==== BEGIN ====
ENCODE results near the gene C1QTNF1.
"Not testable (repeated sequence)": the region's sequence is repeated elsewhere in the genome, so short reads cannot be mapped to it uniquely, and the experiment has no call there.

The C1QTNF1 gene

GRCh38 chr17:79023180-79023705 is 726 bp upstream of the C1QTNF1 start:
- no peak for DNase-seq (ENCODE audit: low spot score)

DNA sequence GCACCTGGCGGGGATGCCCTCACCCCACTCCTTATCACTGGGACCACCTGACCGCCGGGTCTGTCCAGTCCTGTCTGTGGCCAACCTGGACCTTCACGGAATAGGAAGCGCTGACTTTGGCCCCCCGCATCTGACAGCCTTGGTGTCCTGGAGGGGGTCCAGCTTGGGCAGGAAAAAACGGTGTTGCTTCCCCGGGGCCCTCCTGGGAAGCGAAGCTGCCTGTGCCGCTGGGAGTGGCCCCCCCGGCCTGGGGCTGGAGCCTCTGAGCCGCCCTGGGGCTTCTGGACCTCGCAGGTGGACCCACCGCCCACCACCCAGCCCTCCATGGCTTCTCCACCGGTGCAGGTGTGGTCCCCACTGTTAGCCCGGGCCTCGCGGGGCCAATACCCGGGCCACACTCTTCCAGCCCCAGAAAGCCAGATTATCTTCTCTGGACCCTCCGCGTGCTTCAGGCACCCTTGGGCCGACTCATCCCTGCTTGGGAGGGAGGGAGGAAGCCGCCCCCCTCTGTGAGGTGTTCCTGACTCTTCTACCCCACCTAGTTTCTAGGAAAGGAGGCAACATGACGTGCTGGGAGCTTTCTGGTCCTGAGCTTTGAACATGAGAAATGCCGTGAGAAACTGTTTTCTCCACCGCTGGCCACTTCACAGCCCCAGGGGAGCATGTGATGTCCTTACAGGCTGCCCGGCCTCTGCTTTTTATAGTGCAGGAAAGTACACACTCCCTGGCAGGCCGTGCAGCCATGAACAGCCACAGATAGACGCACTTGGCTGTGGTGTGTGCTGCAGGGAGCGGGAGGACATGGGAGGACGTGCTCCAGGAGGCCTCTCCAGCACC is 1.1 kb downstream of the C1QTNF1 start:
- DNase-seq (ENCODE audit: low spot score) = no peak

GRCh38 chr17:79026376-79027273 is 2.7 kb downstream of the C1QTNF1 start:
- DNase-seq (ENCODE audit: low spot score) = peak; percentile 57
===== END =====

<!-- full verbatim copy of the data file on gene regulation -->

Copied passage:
ENCODE results near the gene C1QTNF1.
"Not testable (repeated sequence)": the region's sequence is repeated elsewhere in the genome, so short reads cannot be mapped to it uniquely, and the experiment has no call there.

The C1QTNF1 gene

GRCh38 chr17:79023180-79023705 is 726 bp upstream of the C1QTNF1 start:
- no peak for DNase-seq (ENCODE audit: low spot score)

DNA sequence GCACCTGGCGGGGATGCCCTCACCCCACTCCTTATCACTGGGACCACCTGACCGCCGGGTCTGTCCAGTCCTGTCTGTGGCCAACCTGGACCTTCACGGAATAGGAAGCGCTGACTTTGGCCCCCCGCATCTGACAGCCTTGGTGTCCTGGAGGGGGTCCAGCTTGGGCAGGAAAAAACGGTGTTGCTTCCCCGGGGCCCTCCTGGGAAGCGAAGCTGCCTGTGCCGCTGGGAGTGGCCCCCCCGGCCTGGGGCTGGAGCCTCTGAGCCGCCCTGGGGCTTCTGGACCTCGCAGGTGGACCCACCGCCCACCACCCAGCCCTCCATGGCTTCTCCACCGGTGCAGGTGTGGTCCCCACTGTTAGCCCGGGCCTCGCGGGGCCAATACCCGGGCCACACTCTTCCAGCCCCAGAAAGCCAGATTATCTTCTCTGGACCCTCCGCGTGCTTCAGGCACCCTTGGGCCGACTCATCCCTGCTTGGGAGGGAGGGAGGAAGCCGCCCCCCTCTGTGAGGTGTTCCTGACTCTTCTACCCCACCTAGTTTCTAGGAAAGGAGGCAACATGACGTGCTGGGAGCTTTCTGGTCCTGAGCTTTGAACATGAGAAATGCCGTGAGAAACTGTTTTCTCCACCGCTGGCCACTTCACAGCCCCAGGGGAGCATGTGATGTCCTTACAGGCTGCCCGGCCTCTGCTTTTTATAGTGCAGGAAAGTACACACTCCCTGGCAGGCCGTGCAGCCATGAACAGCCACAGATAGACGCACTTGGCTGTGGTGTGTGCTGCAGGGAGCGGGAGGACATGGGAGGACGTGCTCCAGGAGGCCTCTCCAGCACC is 1.1 kb downstream of the C1QTNF1 start:
- DNase-seq (ENCODE audit: low spot score) = no peak

GRCh38 chr17:79026376-79027273 is 2.7 kb downstream of the C1QTNF1 start:
- DNase-seq (ENCODE audit: low spot score) = peak; percentile 57